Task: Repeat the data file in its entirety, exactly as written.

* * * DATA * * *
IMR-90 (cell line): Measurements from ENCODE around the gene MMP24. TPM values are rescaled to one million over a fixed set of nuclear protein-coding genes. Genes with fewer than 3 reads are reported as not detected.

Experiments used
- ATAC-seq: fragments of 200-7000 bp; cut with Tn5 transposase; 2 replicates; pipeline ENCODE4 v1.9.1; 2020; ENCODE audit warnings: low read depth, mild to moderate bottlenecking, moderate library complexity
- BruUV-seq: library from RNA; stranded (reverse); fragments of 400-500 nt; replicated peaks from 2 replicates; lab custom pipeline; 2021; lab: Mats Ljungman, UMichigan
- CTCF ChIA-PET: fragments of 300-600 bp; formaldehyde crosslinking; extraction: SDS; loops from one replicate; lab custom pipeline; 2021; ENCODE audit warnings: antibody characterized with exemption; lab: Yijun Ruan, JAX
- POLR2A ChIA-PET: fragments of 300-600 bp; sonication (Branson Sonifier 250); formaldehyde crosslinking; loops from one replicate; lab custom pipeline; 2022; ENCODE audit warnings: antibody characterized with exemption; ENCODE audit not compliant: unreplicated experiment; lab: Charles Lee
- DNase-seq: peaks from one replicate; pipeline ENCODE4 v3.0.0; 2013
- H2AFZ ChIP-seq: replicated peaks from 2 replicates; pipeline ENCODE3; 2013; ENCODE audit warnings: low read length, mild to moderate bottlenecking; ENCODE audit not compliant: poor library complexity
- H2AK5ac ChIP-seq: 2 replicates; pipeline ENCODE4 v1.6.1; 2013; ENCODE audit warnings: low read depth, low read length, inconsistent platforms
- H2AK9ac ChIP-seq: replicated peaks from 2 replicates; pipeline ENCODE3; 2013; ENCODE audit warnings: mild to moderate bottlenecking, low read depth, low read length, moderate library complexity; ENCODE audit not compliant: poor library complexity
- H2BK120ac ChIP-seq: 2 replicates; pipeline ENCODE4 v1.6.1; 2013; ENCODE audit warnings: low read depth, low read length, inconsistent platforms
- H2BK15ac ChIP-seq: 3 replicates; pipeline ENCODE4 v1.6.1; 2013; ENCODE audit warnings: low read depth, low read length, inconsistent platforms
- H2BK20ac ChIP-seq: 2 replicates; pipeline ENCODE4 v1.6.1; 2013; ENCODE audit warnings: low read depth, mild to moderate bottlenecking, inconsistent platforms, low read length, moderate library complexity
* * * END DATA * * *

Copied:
IMR-90 (cell line): Measurements from ENCODE around the gene MMP24. TPM values are rescaled to one million over a fixed set of nuclear protein-coding genes. Genes with fewer than 3 reads are reported as not detected.

Experiments used
- ATAC-seq: fragments of 200-7000 bp; cut with Tn5 transposase; 2 replicates; pipeline ENCODE4 v1.9.1; 2020; ENCODE audit warnings: low read depth, mild to moderate bottlenecking, moderate library complexity
- BruUV-seq: library from RNA; stranded (reverse); fragments of 400-500 nt; replicated peaks from 2 replicates; lab custom pipeline; 2021; lab: Mats Ljungman, UMichigan
- CTCF ChIA-PET: fragments of 300-600 bp; formaldehyde crosslinking; extraction: SDS; loops from one replicate; lab custom pipeline; 2021; ENCODE audit warnings: antibody characterized with exemption; lab: Yijun Ruan, JAX
- POLR2A ChIA-PET: fragments of 300-600 bp; sonication (Branson Sonifier 250); formaldehyde crosslinking; loops from one replicate; lab custom pipeline; 2022; ENCODE audit warnings: antibody characterized with exemption; ENCODE audit not compliant: unreplicated experiment; lab: Charles Lee
- DNase-seq: peaks from one replicate; pipeline ENCODE4 v3.0.0; 2013
- H2AFZ ChIP-seq: replicated peaks from 2 replicates; pipeline ENCODE3; 2013; ENCODE audit warnings: low read length, mild to moderate bottlenecking; ENCODE audit not compliant: poor library complexity
- H2AK5ac ChIP-seq: 2 replicates; pipeline ENCODE4 v1.6.1; 2013; ENCODE audit warnings: low read depth, low read length, inconsistent platforms
- H2AK9ac ChIP-seq: replicated peaks from 2 replicates; pipeline ENCODE3; 2013; ENCODE audit warnings: mild to moderate bottlenecking, low read depth, low read length, moderate library complexity; ENCODE audit not compliant: poor library complexity
- H2BK120ac ChIP-seq: 2 replicates; pipeline ENCODE4 v1.6.1; 2013; ENCODE audit warnings: low read depth, low read length, inconsistent platforms
- H2BK15ac ChIP-seq: 3 replicates; pipeline ENCODE4 v1.6.1; 2013; ENCODE audit warnings: low read depth, low read length, inconsistent platforms
- H2BK20ac ChIP-seq: 2 replicates; pipeline ENCODE4 v1.6.1; 2013; ENCODE audit warnings: low read depth, mild to moderate bottlenecking, inconsistent platforms, low read length, moderate library complexity